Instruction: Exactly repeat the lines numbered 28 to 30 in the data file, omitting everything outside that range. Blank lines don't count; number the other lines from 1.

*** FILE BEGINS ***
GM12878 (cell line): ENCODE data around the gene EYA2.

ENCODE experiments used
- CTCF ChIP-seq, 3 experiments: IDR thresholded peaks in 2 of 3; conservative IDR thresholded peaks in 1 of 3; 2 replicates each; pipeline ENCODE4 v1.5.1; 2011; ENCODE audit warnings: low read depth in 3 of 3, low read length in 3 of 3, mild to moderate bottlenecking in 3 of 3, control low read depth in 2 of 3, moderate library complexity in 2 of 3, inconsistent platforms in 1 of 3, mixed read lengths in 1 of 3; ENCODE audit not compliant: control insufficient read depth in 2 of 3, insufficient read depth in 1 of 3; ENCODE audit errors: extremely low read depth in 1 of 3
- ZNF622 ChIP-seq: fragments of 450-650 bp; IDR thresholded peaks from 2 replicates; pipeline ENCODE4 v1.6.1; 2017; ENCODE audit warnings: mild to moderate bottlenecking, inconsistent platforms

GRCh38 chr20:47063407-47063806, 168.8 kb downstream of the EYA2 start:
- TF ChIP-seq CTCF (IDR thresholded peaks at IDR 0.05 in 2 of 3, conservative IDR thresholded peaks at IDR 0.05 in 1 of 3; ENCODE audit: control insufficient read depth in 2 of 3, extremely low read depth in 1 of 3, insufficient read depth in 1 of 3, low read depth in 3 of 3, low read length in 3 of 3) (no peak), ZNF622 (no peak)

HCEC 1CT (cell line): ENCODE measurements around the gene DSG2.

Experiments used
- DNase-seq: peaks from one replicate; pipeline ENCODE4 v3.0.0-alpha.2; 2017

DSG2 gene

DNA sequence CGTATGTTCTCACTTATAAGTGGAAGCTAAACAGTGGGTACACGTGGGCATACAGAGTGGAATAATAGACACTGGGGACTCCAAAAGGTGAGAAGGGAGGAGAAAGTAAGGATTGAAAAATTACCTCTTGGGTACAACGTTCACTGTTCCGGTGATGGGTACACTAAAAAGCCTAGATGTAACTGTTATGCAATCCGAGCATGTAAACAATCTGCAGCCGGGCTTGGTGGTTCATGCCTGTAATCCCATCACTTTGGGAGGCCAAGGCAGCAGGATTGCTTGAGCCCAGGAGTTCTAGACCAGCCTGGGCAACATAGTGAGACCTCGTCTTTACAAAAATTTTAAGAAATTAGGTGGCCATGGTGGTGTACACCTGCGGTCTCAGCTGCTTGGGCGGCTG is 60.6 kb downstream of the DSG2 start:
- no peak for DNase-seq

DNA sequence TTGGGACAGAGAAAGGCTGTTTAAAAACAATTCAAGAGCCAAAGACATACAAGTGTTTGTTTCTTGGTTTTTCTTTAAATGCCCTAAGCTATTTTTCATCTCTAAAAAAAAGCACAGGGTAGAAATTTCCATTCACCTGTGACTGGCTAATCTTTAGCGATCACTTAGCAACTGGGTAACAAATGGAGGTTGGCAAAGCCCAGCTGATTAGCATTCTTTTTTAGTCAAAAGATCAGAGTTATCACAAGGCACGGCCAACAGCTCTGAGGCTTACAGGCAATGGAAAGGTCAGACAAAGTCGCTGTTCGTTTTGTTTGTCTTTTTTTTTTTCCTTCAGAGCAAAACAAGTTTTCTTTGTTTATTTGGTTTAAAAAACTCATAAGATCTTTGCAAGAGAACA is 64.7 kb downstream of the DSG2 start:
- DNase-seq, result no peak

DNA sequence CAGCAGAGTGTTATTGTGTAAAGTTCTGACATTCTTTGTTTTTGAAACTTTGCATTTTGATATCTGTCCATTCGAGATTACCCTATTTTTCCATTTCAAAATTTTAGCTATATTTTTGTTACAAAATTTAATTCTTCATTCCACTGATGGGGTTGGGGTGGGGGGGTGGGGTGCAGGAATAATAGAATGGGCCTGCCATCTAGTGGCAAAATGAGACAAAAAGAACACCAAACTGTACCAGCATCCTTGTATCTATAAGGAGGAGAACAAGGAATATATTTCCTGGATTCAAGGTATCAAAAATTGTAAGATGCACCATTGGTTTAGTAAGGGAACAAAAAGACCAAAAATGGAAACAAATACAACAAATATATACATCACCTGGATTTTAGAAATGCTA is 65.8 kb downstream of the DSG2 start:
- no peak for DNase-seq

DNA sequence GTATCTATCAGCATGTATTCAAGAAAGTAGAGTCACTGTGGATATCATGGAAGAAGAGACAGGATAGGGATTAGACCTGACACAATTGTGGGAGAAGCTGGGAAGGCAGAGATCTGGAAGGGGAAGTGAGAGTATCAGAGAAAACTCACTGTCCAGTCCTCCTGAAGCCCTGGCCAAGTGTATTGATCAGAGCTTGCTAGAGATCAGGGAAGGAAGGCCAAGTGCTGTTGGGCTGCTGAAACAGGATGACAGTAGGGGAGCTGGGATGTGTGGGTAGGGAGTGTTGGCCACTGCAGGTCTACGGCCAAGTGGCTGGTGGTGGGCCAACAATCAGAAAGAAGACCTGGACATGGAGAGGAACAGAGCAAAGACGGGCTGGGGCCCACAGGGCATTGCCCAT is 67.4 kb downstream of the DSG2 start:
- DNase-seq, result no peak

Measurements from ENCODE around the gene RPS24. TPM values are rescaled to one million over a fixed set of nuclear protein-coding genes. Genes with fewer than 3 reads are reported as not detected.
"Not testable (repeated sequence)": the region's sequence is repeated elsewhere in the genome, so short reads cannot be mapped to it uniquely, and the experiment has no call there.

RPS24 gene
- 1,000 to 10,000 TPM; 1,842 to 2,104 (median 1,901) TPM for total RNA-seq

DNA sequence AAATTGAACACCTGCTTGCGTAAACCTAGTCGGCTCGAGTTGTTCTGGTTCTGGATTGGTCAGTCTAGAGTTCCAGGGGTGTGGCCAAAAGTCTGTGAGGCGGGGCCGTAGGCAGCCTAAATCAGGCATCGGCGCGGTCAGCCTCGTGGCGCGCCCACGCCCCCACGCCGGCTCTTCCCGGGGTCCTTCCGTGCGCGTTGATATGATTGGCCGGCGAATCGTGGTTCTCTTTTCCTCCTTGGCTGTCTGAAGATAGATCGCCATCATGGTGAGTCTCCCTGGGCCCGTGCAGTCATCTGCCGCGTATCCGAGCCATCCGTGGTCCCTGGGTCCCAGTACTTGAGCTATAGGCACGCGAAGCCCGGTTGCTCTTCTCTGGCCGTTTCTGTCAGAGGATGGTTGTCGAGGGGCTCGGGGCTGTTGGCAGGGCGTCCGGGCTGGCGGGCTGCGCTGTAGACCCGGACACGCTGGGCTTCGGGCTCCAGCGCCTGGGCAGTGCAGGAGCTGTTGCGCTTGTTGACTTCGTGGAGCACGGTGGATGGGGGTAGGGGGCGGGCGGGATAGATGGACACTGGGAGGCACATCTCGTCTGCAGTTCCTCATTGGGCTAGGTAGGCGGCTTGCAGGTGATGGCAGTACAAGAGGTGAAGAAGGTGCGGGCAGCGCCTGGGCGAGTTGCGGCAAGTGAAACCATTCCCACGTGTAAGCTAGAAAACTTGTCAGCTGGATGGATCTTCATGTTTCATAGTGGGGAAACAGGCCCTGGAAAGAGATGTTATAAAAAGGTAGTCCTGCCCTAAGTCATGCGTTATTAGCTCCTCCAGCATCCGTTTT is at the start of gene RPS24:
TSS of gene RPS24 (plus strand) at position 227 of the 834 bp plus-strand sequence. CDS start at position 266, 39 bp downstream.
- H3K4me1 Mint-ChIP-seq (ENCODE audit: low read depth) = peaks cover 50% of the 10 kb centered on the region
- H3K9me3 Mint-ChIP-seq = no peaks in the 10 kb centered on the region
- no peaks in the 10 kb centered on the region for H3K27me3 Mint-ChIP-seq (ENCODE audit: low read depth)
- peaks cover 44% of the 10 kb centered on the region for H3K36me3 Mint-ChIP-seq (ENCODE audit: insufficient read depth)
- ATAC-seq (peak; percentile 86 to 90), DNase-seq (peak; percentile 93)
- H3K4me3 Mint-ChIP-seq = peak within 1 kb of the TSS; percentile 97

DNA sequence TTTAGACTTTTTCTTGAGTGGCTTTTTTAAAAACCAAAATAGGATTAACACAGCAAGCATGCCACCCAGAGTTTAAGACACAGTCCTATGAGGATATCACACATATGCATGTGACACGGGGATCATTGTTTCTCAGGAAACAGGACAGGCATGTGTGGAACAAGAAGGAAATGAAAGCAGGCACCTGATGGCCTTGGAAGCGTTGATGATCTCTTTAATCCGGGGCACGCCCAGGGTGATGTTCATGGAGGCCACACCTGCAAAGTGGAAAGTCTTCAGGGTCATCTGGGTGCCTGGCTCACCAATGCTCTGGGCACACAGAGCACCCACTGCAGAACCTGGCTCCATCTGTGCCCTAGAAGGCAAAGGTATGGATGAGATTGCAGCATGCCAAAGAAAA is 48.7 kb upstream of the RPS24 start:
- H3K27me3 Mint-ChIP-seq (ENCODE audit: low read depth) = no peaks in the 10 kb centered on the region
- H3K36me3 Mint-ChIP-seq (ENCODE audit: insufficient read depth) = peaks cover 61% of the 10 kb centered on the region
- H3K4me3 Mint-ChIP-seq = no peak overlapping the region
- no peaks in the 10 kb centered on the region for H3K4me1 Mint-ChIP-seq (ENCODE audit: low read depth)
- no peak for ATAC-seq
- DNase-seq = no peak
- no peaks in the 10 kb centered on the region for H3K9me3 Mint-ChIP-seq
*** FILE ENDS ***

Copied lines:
- peaks cover 44% of the 10 kb centered on the region for H3K36me3 Mint-ChIP-seq (ENCODE audit: insufficient read depth)
- ATAC-seq (peak; percentile 86 to 90), DNase-seq (peak; percentile 93)
- H3K4me3 Mint-ChIP-seq = peak within 1 kb of the TSS; percentile 97